English version

track in Broadcasting topic

tracktrack2 ●○○ verb  1 search [transitive]FOLLOW to search for a person or animal by following the marks they leave behind them on the ground, their smell etc Police have been tracking the four criminals all over Central America.track somebody to something The dogs tracked the wolf to its lair.see thesaurus at follow2 development [transitive] to record or study the behaviour or development of someone or something over time The progress of each student is tracked by computer.3 aircraft/ship [transitive]TEETT to follow the movements of an aircraft or ship by using radar a tracking station4 camera [intransitive + in/out]TCB to move a film or television camera away from or towards a scene in order to follow the action that you are recording5 school [transitive] American EnglishSES to put schoolchildren in groups according to their ability syn stream British English6 mark [transitive] American EnglishLINE to leave behind a track of something such as mud or dirt when you walk Which of you boys tracked mud all over the kitchen floor? track somebody/something ↔ down→ See Verb table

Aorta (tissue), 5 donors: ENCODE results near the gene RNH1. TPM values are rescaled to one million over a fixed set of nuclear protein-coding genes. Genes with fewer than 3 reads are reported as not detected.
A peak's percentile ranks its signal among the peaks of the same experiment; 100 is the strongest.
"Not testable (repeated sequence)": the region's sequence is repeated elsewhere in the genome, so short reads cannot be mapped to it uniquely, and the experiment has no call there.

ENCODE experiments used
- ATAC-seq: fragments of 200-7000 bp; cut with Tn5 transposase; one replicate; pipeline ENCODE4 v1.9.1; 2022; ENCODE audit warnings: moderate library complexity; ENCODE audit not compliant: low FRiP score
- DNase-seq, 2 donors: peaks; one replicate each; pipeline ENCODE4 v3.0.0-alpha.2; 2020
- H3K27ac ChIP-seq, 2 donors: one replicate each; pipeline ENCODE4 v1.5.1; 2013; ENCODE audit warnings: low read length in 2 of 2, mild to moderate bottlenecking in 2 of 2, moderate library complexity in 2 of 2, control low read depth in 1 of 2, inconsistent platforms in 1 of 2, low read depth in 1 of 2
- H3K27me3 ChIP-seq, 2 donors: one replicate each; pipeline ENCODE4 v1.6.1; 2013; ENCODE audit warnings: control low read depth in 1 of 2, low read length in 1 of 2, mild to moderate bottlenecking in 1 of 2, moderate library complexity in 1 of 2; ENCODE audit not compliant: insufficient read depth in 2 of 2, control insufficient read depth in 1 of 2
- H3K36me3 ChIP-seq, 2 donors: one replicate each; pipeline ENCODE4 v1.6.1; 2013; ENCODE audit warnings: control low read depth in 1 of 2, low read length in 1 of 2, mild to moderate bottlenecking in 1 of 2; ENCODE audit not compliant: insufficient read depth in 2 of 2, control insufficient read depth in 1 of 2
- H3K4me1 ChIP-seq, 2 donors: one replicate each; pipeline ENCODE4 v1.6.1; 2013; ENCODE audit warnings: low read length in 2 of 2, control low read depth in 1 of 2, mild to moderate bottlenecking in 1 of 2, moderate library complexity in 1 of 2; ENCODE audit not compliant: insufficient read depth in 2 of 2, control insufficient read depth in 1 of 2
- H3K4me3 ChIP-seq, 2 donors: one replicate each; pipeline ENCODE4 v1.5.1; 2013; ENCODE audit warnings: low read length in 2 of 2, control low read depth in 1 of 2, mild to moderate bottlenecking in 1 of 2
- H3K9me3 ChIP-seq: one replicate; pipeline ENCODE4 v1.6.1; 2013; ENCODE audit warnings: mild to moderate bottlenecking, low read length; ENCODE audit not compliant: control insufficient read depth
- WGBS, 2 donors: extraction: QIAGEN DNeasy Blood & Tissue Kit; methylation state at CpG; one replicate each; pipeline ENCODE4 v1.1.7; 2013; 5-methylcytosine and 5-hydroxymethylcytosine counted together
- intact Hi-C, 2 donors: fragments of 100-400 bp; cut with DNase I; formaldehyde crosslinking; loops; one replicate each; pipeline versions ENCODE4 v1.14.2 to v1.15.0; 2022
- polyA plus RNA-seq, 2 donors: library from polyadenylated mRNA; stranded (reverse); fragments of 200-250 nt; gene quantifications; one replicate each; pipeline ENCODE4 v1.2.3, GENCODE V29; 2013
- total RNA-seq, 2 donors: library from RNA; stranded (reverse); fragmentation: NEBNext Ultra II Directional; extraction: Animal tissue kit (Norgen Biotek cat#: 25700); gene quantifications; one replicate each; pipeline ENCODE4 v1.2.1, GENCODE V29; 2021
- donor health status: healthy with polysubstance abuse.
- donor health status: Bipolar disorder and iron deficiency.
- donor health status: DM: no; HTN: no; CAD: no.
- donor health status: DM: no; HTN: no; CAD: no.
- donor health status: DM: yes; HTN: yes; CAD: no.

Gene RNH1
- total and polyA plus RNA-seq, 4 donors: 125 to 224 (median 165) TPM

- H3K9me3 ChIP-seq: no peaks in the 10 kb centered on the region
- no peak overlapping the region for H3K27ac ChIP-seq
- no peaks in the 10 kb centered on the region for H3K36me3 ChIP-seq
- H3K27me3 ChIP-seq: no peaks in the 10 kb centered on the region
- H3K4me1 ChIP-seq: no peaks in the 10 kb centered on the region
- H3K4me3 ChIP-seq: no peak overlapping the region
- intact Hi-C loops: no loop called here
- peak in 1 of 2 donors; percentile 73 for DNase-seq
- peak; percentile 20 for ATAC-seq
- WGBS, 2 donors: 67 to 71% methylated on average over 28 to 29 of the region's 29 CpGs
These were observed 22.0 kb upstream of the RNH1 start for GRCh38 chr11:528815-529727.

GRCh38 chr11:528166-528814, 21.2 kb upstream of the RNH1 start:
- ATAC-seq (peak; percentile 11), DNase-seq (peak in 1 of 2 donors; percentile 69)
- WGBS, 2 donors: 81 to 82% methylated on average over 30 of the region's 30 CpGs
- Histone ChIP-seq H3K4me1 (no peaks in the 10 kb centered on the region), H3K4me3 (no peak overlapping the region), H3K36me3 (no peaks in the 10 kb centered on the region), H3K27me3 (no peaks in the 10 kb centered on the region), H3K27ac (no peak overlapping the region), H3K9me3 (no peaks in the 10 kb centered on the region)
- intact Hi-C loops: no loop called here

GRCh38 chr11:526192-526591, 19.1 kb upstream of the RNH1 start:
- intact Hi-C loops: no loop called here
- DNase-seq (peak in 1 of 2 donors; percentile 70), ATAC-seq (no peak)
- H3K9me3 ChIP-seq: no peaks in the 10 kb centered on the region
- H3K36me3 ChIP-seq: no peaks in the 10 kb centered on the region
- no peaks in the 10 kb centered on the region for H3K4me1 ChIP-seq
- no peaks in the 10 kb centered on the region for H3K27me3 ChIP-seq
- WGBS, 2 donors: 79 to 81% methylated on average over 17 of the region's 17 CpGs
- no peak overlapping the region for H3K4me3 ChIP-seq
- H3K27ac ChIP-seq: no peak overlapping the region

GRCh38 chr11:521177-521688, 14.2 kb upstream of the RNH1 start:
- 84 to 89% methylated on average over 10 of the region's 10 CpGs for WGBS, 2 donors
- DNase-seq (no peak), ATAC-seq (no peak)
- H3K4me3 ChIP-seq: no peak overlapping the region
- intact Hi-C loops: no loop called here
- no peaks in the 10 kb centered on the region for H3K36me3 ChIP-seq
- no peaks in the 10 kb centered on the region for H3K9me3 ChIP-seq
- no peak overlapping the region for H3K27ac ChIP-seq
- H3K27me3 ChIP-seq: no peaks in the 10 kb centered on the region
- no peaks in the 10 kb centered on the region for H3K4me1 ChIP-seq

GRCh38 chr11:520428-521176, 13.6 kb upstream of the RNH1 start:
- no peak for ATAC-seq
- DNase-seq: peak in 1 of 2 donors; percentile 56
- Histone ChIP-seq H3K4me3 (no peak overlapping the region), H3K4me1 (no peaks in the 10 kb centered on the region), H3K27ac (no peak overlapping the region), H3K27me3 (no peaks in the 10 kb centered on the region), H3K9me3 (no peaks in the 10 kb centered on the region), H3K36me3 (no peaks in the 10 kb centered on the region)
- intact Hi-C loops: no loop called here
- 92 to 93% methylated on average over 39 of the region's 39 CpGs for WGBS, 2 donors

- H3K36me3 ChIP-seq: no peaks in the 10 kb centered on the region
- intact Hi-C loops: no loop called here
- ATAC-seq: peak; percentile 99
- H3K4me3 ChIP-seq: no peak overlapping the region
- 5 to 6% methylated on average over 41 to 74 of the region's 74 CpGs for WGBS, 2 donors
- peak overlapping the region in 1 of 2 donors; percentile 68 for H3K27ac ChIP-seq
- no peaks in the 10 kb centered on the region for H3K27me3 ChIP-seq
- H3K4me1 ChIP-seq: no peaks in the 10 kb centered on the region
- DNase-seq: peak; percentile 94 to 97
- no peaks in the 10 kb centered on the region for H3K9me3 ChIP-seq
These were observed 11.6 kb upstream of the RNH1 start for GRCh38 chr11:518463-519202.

Examples from the Corpus
trackEasy Project is an efficient method of planning, tracking and controlling all types of projects.The index tracks changes in what companies and governments pay workers, including wages, salaries and benefits.Stanton later managed to free himself, called police and told them his stolen car was equipped with a tracking device.Like Nancy Drew, I track down clues, try to figure things out, look carefully at evidence, examine motives.I eventually tracked down the ward sister, who was wrestling with an intravenous drip that had collapsed.The abolition of exchange controls has made it harder to track flows of cash in and out of the country.It begs the question of what pictures will be sacrificed in order to track Sanders.Berstein was still in Florida tracking the four Miami men.